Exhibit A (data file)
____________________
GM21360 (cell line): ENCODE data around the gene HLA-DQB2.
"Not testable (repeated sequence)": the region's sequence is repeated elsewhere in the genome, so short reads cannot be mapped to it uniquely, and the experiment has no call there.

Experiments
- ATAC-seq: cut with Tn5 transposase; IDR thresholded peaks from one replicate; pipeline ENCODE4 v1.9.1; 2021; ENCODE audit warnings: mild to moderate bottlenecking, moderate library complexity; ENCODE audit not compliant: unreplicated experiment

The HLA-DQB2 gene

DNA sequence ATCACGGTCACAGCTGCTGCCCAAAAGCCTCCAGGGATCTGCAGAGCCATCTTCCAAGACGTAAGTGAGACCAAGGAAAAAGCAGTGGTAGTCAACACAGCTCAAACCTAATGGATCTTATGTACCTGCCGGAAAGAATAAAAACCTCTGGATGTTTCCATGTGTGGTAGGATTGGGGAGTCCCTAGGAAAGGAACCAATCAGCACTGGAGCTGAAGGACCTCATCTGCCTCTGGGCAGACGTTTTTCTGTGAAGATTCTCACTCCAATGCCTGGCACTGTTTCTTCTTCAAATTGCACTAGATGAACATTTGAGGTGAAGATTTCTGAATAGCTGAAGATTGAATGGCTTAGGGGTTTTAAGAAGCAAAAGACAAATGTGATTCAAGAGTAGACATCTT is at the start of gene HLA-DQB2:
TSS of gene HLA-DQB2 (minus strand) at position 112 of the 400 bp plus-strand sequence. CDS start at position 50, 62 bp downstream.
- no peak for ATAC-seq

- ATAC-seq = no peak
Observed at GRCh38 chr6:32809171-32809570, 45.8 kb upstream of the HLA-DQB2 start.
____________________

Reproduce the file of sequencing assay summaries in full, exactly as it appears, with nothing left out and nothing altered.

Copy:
GM21360 (cell line): ENCODE data around the gene HLA-DQB2.
"Not testable (repeated sequence)": the region's sequence is repeated elsewhere in the genome, so short reads cannot be mapped to it uniquely, and the experiment has no call there.

Experiments
- ATAC-seq: cut with Tn5 transposase; IDR thresholded peaks from one replicate; pipeline ENCODE4 v1.9.1; 2021; ENCODE audit warnings: mild to moderate bottlenecking, moderate library complexity; ENCODE audit not compliant: unreplicated experiment

The HLA-DQB2 gene

DNA sequence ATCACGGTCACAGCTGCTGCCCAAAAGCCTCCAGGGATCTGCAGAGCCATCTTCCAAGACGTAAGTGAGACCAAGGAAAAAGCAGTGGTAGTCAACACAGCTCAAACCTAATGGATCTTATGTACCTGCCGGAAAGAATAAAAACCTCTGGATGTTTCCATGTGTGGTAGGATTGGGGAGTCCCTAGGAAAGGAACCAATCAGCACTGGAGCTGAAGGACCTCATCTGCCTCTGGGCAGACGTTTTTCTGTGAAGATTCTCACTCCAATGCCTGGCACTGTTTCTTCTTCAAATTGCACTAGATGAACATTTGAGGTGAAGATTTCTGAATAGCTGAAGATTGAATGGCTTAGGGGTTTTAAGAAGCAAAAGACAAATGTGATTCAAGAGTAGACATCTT is at the start of gene HLA-DQB2:
TSS of gene HLA-DQB2 (minus strand) at position 112 of the 400 bp plus-strand sequence. CDS start at position 50, 62 bp downstream.
- no peak for ATAC-seq

- ATAC-seq = no peak
Observed at GRCh38 chr6:32809171-32809570, 45.8 kb upstream of the HLA-DQB2 start.